Hewitt-Packard Company

In: Business and Management

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Chapter 14 Case – “Hewitt-Packard Company”

Instructor: Professor Pamela McLaughlin

Course: Management of Concepts – BUS 302

Date: August 21, 2011

* Discuss the three most serious problems you have identified in the case. Defend why you think they are the most serious.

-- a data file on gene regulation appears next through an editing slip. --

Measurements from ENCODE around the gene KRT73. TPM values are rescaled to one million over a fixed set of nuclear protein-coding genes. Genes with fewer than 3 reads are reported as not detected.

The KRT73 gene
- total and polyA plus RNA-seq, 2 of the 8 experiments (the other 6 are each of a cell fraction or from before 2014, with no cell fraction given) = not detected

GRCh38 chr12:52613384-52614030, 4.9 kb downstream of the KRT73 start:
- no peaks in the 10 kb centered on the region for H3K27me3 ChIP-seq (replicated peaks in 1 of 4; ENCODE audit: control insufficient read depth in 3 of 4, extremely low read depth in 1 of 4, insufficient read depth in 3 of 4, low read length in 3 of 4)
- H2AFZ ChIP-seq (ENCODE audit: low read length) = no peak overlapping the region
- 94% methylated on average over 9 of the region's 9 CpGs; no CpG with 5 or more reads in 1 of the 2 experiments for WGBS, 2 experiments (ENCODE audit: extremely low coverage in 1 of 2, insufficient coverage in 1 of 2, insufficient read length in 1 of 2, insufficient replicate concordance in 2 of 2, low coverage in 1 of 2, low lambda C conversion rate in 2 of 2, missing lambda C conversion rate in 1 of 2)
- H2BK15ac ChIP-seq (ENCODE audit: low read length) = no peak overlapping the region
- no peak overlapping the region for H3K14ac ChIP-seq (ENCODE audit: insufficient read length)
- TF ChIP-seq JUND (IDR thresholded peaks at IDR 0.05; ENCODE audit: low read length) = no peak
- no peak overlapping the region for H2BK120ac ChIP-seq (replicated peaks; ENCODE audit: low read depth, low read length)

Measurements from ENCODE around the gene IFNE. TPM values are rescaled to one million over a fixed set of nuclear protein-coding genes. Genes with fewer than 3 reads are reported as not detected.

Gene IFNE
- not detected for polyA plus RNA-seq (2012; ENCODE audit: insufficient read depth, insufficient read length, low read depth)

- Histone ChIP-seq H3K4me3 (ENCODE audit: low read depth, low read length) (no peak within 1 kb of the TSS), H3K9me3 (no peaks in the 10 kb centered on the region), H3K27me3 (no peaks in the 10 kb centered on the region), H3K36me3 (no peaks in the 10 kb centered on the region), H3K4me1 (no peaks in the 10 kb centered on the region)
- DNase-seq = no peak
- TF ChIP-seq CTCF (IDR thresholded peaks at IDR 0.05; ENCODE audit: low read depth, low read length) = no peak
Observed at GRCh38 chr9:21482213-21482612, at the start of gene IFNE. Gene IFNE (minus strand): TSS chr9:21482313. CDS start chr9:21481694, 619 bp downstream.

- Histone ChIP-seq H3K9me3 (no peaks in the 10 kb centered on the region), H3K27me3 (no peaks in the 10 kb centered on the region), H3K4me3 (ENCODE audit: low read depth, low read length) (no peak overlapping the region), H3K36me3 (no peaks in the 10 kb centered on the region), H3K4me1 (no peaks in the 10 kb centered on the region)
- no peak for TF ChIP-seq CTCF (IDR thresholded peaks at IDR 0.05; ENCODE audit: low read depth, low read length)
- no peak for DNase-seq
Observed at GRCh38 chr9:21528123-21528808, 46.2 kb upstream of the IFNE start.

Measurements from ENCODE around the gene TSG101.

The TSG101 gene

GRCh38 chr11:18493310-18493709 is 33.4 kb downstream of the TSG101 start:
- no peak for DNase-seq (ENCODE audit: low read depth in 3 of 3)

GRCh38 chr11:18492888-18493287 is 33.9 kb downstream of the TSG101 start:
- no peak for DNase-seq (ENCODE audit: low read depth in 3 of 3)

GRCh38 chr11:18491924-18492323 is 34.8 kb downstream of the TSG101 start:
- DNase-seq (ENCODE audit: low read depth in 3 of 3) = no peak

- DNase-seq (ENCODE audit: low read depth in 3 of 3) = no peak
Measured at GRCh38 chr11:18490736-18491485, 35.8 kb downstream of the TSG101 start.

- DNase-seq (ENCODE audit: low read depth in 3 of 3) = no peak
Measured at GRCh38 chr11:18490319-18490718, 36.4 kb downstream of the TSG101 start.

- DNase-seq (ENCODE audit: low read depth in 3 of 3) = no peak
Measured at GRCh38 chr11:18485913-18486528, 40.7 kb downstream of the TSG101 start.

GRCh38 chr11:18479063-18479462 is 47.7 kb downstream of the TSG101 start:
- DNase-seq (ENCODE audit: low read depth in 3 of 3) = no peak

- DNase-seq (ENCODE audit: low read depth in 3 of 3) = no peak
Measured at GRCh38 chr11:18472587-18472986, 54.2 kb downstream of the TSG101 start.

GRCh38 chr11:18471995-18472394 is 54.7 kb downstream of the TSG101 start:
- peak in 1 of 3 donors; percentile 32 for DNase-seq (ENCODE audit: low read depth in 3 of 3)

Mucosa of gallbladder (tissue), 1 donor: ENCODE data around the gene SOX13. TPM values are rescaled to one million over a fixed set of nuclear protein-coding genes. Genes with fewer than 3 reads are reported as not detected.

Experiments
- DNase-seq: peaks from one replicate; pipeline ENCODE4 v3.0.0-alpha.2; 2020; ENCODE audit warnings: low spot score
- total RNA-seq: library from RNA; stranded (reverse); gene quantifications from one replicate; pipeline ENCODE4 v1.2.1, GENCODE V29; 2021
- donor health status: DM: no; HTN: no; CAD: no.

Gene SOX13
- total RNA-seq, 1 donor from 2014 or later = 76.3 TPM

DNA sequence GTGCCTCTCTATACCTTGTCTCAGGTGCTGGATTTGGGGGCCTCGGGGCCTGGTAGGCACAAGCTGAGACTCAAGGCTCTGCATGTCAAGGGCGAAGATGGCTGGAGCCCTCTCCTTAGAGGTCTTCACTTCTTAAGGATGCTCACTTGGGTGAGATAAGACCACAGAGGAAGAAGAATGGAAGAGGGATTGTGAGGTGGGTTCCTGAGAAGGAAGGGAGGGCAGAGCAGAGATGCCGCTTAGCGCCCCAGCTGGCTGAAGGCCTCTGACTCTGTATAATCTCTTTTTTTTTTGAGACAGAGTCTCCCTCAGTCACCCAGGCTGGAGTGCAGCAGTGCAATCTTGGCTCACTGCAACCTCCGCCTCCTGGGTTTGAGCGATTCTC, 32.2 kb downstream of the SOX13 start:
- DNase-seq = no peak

One of the more serious problems that I have found in this case is under management. When a company is under managed, workers struggle because their management is not sufficiently engaged to provide the direction and support they need. The management is not informed about worker’s needs and, therefore, is unable to help with resources and problem solving. Thus management cannot judge what expectations are reasonable, and cannot set goals and deadlines that are ambitious but still meaningful. Meanwhile, the under-manager gets caught in a vicious downward spiral managing problems after the fact, putting out fires that never should have gotten started in the first place, salvaging wasted resources and turning around employees who have been going in the wrong direction, unnoticed, for days, weeks or months. Secondly, having a bonus system that was so complicated that no one understood it is never good for a company. Bonus systems should be as simple as possible to measure and track. Also a bonus system should be designed to reward good behavior, not necessarily to change or punish poor behavior. Lastly, a complex and confusing matrix structure blurred accountability lines and slowed the decision making process. A Matrix structure is a type of “organizational management in which people with similar skills are pooled for work assignments” (Matrix Management, para 1). For example, all information technologists may be in one IT department, but may be assigned to different projects and report to a project manager while working on the project. When a matrix structure works properly it allows the…...

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